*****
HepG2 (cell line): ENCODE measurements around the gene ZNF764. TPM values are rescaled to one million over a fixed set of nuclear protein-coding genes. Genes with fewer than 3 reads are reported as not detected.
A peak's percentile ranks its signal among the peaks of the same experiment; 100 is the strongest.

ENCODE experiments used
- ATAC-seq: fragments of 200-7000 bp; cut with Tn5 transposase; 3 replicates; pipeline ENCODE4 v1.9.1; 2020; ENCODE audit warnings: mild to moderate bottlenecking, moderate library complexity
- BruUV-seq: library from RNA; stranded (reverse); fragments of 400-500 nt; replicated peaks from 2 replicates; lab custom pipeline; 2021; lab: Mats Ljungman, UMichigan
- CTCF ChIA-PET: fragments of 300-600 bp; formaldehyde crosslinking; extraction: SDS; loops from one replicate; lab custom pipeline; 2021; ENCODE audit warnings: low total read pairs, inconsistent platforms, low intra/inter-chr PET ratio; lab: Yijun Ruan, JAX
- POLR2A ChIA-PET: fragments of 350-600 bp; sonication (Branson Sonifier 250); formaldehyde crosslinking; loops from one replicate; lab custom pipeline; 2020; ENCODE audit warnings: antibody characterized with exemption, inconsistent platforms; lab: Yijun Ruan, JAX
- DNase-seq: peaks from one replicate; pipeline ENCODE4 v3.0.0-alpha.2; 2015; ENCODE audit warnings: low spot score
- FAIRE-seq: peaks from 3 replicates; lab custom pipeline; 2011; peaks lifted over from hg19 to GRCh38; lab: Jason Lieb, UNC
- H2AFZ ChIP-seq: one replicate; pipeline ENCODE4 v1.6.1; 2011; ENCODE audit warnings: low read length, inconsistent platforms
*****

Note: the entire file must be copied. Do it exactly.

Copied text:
HepG2 (cell line): ENCODE measurements around the gene ZNF764. TPM values are rescaled to one million over a fixed set of nuclear protein-coding genes. Genes with fewer than 3 reads are reported as not detected.
A peak's percentile ranks its signal among the peaks of the same experiment; 100 is the strongest.

ENCODE experiments used
- ATAC-seq: fragments of 200-7000 bp; cut with Tn5 transposase; 3 replicates; pipeline ENCODE4 v1.9.1; 2020; ENCODE audit warnings: mild to moderate bottlenecking, moderate library complexity
- BruUV-seq: library from RNA; stranded (reverse); fragments of 400-500 nt; replicated peaks from 2 replicates; lab custom pipeline; 2021; lab: Mats Ljungman, UMichigan
- CTCF ChIA-PET: fragments of 300-600 bp; formaldehyde crosslinking; extraction: SDS; loops from one replicate; lab custom pipeline; 2021; ENCODE audit warnings: low total read pairs, inconsistent platforms, low intra/inter-chr PET ratio; lab: Yijun Ruan, JAX
- POLR2A ChIA-PET: fragments of 350-600 bp; sonication (Branson Sonifier 250); formaldehyde crosslinking; loops from one replicate; lab custom pipeline; 2020; ENCODE audit warnings: antibody characterized with exemption, inconsistent platforms; lab: Yijun Ruan, JAX
- DNase-seq: peaks from one replicate; pipeline ENCODE4 v3.0.0-alpha.2; 2015; ENCODE audit warnings: low spot score
- FAIRE-seq: peaks from 3 replicates; lab custom pipeline; 2011; peaks lifted over from hg19 to GRCh38; lab: Jason Lieb, UNC
- H2AFZ ChIP-seq: one replicate; pipeline ENCODE4 v1.6.1; 2011; ENCODE audit warnings: low read length, inconsistent platforms